Julianna: It really does. And, and I, I found the same with my clients that a lot of them are very apprehensive about asking for what they need to be able to really whether it’s make a decision or come up with a full plan or whatever it is. Even yesterday I was talking to someone who was really struggling with some, uh, we’ll say offside feedback that he got from someone that didn’t know him very well. And even the, the idea of, okay, how do I respond to this in this moment so that I can take it away and process it? is almost the same as what you talked about with how do I ask for the data I need or the time I need to really think through this critical business decision and not come across as slow or holding the pack behind. And the good news is that I find most people who actually ask for what they need aren’t punished for it. There are very few instances where I’ve coached somebody through, OK, well, what if you just asked for an extra date? As long as you actually meet the timeline, what if you did that? And they go out and they’re very pleasantly surprised that people don’t usually even bat an eye. And honestly, if you’re in a work environment where asking for a few extra hours for a big decision is seen as negative, maybe there’s something else going on with that work culture. Because like you said, we need to be able to work together and leverage each other’s strengths, but also respect what our co-workers need to be able to function well.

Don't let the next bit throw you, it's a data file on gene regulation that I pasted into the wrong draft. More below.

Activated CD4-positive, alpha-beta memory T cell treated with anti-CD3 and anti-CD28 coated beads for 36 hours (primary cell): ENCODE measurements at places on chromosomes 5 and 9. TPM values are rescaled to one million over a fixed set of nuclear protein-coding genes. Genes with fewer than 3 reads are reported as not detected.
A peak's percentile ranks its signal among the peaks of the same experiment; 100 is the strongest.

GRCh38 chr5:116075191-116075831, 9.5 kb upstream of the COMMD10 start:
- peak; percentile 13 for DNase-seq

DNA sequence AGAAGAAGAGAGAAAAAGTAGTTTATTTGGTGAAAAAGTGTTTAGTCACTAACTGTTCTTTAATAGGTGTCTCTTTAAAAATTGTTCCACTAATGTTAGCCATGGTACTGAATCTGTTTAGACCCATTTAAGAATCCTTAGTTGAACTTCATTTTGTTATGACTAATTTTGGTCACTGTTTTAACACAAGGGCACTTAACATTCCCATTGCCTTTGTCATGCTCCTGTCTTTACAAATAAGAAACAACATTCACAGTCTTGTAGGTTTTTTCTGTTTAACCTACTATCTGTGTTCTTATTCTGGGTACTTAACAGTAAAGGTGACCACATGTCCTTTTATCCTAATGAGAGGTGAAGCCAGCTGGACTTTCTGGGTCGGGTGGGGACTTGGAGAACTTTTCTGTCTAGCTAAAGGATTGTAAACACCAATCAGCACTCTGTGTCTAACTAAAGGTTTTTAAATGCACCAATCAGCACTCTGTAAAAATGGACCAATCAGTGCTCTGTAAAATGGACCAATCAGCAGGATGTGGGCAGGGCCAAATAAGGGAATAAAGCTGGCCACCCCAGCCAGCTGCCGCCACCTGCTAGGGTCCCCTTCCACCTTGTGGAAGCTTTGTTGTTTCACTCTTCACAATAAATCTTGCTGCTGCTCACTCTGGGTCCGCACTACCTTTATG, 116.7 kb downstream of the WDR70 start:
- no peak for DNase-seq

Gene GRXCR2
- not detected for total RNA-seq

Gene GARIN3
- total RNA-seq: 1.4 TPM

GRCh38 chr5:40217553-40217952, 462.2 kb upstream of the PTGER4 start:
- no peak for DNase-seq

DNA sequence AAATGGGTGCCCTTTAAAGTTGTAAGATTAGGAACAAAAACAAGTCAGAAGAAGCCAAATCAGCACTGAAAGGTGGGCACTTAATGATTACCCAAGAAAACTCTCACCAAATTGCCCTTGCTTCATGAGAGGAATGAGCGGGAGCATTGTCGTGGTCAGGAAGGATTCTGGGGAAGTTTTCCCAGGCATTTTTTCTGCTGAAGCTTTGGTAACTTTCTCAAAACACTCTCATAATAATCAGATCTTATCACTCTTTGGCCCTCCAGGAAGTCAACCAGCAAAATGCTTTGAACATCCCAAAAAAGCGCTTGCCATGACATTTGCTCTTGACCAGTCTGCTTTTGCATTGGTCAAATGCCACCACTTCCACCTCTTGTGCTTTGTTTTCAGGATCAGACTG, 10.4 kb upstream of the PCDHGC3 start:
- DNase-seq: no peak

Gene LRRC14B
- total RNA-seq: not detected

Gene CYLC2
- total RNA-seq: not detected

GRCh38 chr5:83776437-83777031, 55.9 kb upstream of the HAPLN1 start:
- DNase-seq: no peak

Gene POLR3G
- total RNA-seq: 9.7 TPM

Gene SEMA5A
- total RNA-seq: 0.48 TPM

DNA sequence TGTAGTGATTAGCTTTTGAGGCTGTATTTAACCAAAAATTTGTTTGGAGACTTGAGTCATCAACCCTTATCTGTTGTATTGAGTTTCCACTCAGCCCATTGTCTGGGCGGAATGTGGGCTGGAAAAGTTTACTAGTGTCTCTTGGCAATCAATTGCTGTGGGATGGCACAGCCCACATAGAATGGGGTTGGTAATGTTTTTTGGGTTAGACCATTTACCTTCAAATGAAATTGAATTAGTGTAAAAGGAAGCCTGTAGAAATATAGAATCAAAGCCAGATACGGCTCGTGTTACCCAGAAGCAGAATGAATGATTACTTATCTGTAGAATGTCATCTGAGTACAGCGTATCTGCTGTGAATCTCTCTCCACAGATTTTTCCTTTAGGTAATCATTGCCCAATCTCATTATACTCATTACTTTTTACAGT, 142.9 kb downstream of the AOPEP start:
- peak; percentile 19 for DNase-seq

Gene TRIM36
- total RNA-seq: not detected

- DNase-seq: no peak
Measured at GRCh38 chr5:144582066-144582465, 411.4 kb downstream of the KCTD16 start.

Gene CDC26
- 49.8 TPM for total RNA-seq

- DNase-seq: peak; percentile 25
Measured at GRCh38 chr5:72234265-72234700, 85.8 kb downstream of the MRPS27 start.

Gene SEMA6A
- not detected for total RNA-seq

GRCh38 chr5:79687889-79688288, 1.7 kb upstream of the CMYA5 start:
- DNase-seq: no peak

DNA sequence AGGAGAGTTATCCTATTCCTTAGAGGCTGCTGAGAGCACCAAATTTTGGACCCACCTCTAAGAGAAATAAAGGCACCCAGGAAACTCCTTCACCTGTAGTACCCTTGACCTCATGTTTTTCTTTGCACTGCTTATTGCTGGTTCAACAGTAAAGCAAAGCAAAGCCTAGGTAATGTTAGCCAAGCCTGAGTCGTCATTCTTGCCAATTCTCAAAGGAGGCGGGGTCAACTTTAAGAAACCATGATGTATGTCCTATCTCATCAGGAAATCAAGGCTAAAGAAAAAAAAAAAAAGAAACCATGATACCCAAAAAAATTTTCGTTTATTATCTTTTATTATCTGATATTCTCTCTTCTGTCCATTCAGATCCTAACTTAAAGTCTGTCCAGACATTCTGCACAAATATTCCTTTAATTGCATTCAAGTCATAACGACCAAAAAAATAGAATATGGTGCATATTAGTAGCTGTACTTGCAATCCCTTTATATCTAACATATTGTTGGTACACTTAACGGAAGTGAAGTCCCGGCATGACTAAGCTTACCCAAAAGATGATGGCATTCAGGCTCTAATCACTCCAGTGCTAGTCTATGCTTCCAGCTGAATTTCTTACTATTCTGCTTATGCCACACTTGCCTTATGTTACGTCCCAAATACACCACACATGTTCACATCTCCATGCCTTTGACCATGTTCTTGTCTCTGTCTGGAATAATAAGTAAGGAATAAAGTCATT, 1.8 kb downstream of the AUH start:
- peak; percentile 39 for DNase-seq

Tasleem: Yeah, I 100% resonate with that, especially because I find what you and I do so well for our clients is we kind of stretch the opportunity for them to go to a place of what’s the worst thing that can happen, which allows them to even come out of their own. Um, whatever’s going on, maybe they’re going into a little bit of a spin cycle in their minds saying, you know, if I do this, then something terrible is going to happen. And I do think that’s why coaching and these, the tools that we offer are so important for clients because. We literally are in our own heads all the time and within our own heads is all this programming and this, all the things that we learned as a child, I talk too much or I, you know, I’m too demanding or I’m this or I’m that. And we have a very amazing capability of squashing ourselves down because of that voice in our head. So. Coaching is really powerful because you have somebody outside of you who’s in your corner. who’s working with you to empower you to ask those gentle questions, like you just said, you know, like what happens if you just ask for an extra day? And I do agree with you. We’re bang on that. If people are not acceptable, then the work environment, we need to kind of question the work environment or the person we’re dealing with. And I was literally just talking to a client who is sharing the story of how she’s she’s saying like she’s working long hours all the time. She said, I’m just telling them I can’t get it done. Her manager comes to her and says, on the one hand, you shouldn’t work so many hours, but then on the other hand, hey, when do you think I’m going to get this thing back to me? My client is struggling between, I’ll get back to you in a couple of weeks, I’m a bit behind, and with her own worthiness around that, and also with what she is observing. And even I’m observing from the interaction is a little bit of a passive aggressive nature of the manager to make her feel a bit bad about it. And, you know, again, it’s who’s right, who’s wrong. I mean, we could go in circles all day. But what’s important is that that client understands that what she’s asking for is important, and she needs to stay really resilient and strong in it. And you’re right, if the environment’s not supportive of that, that’s the time to ask the questions, is the right environment for you. And even that’s scary. It’s really scary to go there because then people that I’ve worked with I know start to say, well, then I feel like a failure. Well, now we have yet another core belief, core wound, it’s coming from somewhere. And the number of people I’ve worked with who have that core wound, I’m a failure, and it radiates in all the different areas in their life. And so even asking for an extra day extension can feel like I’m failing. I’m just, I’m failing and they don’t know what’s running. It’s subconsciously in the background, you know, like our computer systems and it’s just a program running in the background and we don’t know what’s happening. And until coaching and the work that we do brings that to the surface so people can see it, Oh, fast for an extra day. Like the world’s not going to end. Like I’m still alive. nobody’s in jail. And okay, I may have to deal with a little bit of crap from my boss, excuse me for that using that. But if that’s the case, then okay, I’m resilient enough to handle it. And that’s what we are doing all the time, right? As coaches is helping people build that resilience up again. And when I work with people, I can actually go to that deeper subconscious level with them that where is this fear of failure coming from? Where is this belief pattern? And then we can uproot that, you know, dissolve wherever that got stuck in childhood or in your past. And that allows you to move forward, like, you know, removing a spasm, working with a spasm in your back, in your back or in your neck or something so that you can actually have the mobility to strengthen your body. That’s literally how the hypnotherapy kind of melts into it. So yeah, it’s really interesting, interesting work. And. it’s amazing and so fulfilling to see when people start to move forward. And then you’re like, yeah, you see, like we, sometimes we hold ourselves back and it’s not our fault, but when we can actually empower them, they move forward. It’s so fulfilling to watch that experience.